Monday, May 15, 2017

DoBot Magician User Experience

Earlier this year I had the opportunity to try out the DoBot Magician robotic arm. First I want to mention that this arm, being worth over 1000 USD, doesn't really fall within this blog's usual purview of robotics on a shoestring budget! I got to try it out on loan from a coworker; he was hoping to use it as part of a project on a tight schedule, and wanted my help to get it running properly. He was primarily interested in its 3D-printing capabilities, so that's what I'll be focusing on in the review that follows.

From a hardware quality perspective, the Magician seemed very nice: solidly built, precise, and attractive. When I first heard about the notion of using an arm to 3D print, I had some doubts … but DoBot's hardware seems to have the resolution needed to turn out decent prints. It comes with a cooling fan for the cold end of the print head, though it does not have fans to direct air down to the previous layers of your print. The only potential issue that I noticed with this arm's mechanical nature was that the plastic housing around the base of the arm seemed misaligned, such that it was rubbing against the moving parts on one side; this left a visible streak of abraded plastic after the arm had been running for a while.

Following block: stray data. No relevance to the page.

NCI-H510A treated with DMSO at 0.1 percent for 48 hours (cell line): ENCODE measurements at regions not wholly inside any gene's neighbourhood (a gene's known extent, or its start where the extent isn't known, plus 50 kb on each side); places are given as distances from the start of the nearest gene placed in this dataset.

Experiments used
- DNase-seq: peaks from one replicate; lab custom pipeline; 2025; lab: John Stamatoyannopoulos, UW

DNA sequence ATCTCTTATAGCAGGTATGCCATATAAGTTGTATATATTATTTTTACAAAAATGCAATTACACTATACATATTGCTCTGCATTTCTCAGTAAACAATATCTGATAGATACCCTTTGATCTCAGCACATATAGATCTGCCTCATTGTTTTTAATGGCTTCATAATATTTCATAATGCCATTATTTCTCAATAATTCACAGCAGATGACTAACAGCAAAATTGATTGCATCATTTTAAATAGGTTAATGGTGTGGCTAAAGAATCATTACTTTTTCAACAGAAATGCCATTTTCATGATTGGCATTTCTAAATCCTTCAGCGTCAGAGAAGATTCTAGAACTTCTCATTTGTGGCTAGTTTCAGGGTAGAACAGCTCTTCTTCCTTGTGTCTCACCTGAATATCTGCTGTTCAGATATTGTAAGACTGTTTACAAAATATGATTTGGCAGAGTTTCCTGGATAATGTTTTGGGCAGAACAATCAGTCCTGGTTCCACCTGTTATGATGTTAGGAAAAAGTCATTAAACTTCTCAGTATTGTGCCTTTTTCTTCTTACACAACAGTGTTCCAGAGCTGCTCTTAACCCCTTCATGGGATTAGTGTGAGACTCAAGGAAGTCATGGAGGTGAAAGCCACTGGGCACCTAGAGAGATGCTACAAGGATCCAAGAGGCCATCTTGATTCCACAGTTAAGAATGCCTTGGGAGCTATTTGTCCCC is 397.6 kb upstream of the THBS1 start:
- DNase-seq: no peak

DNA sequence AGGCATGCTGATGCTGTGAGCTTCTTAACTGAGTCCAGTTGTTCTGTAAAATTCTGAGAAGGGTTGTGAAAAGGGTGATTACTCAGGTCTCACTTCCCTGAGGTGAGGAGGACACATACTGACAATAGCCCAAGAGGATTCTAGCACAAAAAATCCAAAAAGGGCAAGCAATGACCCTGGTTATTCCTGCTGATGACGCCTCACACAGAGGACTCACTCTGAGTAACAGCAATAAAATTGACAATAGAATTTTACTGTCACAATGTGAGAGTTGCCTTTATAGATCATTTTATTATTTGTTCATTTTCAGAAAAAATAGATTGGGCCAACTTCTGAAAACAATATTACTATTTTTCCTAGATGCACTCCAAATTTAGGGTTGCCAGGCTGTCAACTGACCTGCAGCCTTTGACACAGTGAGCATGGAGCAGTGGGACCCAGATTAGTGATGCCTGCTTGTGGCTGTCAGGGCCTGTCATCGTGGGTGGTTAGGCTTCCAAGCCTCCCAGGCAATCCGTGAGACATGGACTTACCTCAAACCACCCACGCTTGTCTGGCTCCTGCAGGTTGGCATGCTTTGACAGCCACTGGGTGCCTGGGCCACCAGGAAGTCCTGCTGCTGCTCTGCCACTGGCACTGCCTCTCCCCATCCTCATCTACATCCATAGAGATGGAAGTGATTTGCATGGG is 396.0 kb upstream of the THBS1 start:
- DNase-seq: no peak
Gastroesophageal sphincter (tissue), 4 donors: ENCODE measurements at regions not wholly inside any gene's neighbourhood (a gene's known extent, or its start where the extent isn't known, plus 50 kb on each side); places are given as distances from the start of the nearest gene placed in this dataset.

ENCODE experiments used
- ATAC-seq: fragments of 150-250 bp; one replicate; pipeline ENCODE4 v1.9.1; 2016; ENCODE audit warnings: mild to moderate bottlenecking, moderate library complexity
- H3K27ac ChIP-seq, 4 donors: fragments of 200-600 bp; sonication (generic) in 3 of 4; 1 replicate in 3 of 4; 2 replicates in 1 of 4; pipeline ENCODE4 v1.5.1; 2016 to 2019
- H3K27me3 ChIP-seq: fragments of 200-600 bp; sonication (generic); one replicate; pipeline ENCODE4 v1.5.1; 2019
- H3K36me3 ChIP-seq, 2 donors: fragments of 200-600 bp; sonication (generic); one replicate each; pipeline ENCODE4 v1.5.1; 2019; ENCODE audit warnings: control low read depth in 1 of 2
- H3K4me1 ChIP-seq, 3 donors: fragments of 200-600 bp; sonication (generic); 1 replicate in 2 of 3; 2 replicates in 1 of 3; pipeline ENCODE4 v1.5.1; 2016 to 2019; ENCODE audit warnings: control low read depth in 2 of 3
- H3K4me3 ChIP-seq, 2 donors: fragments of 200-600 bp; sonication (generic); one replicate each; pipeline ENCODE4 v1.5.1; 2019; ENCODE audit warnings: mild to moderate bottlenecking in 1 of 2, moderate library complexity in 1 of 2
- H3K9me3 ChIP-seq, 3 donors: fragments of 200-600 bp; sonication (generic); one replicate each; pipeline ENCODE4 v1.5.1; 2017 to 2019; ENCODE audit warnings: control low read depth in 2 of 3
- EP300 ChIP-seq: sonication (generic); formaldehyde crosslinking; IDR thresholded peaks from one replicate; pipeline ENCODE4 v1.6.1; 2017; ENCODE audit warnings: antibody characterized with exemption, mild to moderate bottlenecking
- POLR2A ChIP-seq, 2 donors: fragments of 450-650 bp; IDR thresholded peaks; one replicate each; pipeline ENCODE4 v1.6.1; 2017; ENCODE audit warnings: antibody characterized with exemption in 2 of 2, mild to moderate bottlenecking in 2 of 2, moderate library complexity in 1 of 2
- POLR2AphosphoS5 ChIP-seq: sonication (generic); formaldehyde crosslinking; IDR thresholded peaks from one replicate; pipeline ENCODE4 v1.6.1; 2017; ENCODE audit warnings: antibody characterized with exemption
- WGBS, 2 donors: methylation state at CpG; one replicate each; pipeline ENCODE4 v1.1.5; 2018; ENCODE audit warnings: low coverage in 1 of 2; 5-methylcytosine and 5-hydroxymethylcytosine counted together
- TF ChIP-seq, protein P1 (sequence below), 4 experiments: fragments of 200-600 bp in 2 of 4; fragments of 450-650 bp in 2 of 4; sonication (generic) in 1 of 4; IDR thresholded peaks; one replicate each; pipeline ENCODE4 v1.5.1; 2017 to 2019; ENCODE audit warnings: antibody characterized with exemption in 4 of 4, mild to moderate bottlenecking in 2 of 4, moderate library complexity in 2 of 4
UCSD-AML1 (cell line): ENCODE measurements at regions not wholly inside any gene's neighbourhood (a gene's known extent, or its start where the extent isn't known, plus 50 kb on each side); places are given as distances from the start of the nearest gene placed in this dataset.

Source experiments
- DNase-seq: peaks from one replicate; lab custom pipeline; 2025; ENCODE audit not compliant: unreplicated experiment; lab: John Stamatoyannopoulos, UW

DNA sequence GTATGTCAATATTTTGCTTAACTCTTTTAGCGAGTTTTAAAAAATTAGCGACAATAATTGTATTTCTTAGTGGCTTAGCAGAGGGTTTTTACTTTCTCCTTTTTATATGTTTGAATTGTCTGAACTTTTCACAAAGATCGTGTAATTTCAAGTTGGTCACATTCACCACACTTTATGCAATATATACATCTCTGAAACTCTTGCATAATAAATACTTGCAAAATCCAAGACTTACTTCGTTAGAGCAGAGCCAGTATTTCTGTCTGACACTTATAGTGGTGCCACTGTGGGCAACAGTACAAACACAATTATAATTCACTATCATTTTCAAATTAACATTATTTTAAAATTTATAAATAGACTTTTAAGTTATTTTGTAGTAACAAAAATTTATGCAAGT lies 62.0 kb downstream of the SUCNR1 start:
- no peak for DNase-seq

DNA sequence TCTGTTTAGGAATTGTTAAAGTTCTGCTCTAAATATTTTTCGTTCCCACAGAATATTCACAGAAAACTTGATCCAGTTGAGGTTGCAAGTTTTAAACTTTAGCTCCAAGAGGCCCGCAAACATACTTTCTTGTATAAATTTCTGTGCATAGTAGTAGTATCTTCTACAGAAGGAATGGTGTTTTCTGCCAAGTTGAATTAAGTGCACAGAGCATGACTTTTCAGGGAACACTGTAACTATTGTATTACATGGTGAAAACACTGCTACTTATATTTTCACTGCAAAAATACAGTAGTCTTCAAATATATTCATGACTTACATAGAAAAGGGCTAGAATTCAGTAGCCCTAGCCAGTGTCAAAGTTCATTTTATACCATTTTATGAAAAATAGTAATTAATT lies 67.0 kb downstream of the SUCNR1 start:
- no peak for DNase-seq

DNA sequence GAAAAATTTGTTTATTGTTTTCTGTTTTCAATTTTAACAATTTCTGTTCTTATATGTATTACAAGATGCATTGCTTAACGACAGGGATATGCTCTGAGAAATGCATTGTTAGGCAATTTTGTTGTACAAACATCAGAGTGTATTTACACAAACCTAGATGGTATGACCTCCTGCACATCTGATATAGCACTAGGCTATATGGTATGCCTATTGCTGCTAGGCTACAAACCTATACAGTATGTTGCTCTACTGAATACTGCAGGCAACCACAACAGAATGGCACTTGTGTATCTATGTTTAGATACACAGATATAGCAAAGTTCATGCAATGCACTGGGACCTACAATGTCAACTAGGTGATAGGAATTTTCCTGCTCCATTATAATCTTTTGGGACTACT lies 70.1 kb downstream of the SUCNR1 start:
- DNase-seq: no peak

The Magician during my first try at printing with it.
The DoBot Magician is intended to be multi-use, so a little bit of assembly was required to mount the 3D printing accessories on the arm. This proved fairly straightforward – apart from my own nervousness at even handling a $1000+ piece of equipment that didn't belong to me. Getting the software set up and linking DoBot to my Windows 7 desktop was mostly straightforward as well. There was a time or two when I plugged in the USB cable and it would not connect to the computer for no apparent reason … only to start working again later, after being plugged and unplugged multiple times. I did not run into any particularly nasty driver issues, however.

The Magician comes with custom controller software provided by the manufacturer, but switches over to Repetier Host when you want to do 3D printing. A copy of Repetier is bundled with the DoBot software. The first time I requested 3D printing and auto-swapped to Repetier, it asked me if I would like to upgrade to the latest version, as opposed to the one that came with the Magician … and I almost did. However, I ended up deciding not to meddle before I tried for my first print. I did make sure the firmware on the arm was upgraded to the manufacturer's latest version. One or both of these things might have helped me avoid seeing the problem my co-worker experienced when he tried to print for the first time: namely, the arm's coordinate system seemed to be totally messed up, such that any movement upward was also accompanied by such a dramatic XY movement that it soon walked right off the print bed. I followed the documentation carefully when it came to choosing my starting settings and homing the arm, and my first prints weren't nearly so catastrophic.

I struggled through some classic 3D printing hitches, like trouble getting the first layer of the print to adhere to the bed properly. I won't dwell on these, because I suppose they would be common to most any model of 3D printer. However, there were a couple of issues that raised questions about the DoBot specifically.